Some of my choices are purely personal preference but some are slightly more quantifiable and follow the principle that gems, configuration, and other files should enter a project when they serve a purpose instead of being added by default (on a related note I recently had a pull request merged to ensure that Uglifier isn’t added unnecessarily) — this seems to be the opposite approach to something like Suspenders which configures everything up-front.

My preferences

Here are the current contents of my ~/.railsrc:



Heroku uses PostgreSQL. I use Heroku. I use PostgreSQL.


I haven’t tried Action Cable yet and am not sure where it fits into the way I typically apply “realtime” so until I find out I’ll continue using Pusher.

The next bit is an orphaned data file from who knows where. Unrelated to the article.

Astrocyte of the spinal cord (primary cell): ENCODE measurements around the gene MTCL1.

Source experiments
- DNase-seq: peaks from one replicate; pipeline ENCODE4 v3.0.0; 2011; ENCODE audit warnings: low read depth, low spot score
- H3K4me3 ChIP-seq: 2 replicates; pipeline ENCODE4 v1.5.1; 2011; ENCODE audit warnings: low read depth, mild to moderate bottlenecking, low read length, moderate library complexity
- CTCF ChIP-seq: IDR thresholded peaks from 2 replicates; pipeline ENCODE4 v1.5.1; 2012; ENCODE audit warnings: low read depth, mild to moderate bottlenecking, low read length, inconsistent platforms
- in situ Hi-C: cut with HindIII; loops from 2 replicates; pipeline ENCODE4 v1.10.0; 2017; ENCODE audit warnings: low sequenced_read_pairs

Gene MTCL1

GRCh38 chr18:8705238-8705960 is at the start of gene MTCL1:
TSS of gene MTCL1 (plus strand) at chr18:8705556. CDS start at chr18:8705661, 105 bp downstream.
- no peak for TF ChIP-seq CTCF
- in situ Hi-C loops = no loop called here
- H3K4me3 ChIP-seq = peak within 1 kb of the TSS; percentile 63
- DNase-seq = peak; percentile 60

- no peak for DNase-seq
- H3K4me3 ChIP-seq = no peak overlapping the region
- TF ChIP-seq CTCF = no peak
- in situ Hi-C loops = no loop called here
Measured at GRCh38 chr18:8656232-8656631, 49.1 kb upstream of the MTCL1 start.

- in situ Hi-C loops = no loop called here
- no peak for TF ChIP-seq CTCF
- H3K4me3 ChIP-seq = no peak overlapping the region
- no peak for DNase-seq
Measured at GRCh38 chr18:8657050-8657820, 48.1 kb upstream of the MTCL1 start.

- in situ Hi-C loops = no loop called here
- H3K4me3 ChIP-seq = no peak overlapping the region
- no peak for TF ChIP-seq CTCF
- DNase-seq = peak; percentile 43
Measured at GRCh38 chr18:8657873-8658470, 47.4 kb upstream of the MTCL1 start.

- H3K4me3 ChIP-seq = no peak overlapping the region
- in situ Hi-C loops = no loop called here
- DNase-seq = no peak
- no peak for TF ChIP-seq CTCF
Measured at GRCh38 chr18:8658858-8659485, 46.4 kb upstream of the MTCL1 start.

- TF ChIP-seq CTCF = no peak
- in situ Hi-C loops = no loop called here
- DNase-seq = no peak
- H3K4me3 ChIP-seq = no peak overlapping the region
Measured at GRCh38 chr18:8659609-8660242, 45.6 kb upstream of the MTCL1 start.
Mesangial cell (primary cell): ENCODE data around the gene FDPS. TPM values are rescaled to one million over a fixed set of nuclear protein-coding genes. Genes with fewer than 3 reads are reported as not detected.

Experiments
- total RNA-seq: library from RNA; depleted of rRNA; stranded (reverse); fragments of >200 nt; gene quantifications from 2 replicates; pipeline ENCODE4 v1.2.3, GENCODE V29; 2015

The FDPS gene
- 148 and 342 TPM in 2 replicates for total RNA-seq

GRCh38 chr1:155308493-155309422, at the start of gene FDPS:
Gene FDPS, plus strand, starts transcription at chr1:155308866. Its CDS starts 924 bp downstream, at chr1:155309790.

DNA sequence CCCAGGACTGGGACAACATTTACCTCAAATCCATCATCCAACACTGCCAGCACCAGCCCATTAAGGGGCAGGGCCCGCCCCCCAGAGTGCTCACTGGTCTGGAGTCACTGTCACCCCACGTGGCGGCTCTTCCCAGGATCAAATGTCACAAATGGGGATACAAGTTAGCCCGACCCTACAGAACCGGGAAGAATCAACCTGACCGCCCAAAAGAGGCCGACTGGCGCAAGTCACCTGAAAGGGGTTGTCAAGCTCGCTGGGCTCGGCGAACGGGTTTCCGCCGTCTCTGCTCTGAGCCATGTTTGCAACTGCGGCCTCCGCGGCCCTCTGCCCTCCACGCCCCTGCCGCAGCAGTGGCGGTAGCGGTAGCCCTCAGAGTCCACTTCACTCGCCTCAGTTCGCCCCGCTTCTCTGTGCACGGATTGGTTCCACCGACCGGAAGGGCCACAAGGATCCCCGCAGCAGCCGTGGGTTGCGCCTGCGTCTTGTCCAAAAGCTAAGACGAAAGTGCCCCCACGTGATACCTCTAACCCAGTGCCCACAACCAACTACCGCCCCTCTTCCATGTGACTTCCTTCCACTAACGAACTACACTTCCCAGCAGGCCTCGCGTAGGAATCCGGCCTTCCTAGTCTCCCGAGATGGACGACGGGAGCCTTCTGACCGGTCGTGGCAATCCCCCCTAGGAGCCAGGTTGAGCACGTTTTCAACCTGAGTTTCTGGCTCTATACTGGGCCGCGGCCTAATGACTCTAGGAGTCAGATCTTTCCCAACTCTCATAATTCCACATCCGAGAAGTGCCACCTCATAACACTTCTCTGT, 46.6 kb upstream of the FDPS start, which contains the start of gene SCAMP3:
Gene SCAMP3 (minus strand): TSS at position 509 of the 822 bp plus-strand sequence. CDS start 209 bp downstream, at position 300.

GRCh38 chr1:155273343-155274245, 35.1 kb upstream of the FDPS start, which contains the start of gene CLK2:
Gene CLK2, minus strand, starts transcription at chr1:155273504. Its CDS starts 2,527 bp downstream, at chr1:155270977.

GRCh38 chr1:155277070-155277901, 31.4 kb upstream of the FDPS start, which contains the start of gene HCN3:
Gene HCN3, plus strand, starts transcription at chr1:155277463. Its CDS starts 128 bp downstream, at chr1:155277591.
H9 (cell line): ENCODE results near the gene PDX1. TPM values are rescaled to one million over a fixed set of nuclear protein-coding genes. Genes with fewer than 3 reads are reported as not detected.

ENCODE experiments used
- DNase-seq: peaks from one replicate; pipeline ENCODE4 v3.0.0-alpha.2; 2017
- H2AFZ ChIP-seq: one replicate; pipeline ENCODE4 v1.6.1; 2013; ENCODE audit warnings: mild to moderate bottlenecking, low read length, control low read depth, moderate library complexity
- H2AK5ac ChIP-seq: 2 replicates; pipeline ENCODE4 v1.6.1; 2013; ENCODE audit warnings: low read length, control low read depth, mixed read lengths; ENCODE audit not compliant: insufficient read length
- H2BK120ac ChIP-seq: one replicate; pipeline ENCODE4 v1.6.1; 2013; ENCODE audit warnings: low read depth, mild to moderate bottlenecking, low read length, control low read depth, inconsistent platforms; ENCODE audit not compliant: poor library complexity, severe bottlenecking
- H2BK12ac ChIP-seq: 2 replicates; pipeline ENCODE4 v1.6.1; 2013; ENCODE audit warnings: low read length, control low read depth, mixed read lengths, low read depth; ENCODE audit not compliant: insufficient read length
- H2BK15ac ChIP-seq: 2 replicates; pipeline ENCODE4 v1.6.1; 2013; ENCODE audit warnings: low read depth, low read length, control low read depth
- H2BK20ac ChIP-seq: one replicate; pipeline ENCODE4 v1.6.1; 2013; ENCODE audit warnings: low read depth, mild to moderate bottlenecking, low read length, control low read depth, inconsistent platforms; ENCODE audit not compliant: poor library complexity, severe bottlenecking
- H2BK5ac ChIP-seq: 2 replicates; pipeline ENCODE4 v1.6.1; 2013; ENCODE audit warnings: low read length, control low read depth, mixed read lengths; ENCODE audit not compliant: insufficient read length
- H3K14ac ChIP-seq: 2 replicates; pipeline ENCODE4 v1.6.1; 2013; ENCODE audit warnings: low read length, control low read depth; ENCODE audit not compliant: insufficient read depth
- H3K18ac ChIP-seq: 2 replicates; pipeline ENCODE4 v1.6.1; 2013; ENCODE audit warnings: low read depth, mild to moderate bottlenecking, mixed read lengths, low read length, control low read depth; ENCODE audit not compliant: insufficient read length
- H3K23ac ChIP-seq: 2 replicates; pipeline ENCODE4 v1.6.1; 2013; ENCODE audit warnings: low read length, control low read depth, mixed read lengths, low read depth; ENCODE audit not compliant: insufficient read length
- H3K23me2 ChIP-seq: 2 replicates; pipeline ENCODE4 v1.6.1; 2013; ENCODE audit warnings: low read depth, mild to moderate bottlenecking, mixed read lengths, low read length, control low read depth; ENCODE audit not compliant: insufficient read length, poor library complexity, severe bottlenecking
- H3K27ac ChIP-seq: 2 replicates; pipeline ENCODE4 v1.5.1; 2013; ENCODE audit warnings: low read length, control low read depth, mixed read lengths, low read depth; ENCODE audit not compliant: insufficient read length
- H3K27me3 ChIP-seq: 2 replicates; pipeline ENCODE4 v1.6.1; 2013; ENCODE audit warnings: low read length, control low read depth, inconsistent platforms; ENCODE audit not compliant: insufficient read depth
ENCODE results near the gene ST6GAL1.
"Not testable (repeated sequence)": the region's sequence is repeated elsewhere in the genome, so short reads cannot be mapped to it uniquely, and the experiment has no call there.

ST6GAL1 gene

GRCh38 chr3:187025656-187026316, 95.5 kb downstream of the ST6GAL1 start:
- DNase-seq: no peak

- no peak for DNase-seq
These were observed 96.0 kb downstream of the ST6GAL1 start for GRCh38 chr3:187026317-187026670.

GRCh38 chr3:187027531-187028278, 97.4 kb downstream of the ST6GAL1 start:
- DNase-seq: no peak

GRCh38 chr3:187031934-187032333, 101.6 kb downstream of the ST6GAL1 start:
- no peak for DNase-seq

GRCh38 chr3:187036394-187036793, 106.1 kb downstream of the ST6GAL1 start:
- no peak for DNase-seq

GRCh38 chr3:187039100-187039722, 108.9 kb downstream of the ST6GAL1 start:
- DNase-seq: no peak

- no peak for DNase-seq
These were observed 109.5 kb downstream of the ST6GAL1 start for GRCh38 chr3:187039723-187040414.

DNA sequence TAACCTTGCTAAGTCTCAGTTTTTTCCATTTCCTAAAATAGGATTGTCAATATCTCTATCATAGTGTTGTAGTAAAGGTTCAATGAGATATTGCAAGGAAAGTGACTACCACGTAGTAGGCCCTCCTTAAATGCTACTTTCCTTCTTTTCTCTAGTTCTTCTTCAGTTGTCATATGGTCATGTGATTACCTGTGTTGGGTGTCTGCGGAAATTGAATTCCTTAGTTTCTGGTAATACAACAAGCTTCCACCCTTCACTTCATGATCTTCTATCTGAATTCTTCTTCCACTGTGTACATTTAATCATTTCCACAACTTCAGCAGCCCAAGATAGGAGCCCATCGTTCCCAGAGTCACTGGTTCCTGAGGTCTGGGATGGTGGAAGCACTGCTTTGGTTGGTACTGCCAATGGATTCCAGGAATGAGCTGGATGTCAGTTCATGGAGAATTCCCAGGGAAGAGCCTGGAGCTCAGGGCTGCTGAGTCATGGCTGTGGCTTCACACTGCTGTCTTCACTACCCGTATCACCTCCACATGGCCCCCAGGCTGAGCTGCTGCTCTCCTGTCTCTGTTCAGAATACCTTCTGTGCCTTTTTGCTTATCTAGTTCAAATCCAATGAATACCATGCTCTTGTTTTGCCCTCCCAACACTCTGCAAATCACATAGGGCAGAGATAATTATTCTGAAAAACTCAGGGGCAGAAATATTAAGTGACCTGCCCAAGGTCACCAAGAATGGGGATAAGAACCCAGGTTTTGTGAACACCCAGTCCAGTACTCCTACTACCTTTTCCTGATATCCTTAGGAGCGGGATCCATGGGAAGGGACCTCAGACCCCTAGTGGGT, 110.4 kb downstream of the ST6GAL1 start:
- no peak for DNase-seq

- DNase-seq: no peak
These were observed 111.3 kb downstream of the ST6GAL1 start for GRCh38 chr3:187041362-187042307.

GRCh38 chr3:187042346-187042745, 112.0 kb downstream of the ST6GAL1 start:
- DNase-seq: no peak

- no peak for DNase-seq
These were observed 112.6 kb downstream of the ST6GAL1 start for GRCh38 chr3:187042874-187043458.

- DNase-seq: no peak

Sending email isn’t usually the initial functionality of an app, there’ll also be a bit of configuration to integrate with an email-sending service, so I choose to leave it all until then.


If I’m somewhere with no (or even worse, slow) internet I’d rather get on with writing code as soon as possible instead of waiting for my machine to notice it’s offline so I run bundle install --local which usually does the job.


If and when I want jQuery — or React, or something completely different like browserify — I’ll add it myself. (This also skips Turbolinks.)


I know where everything goes so the scattering of .keep files are just noise for me.


I’ve never actually used Spring.


After many years of actively disliking RSpec (!) it’s now my testing framework of choice. My first few commits of a project tend to be about validating an idea so I’ll add and configure rspec-rails later.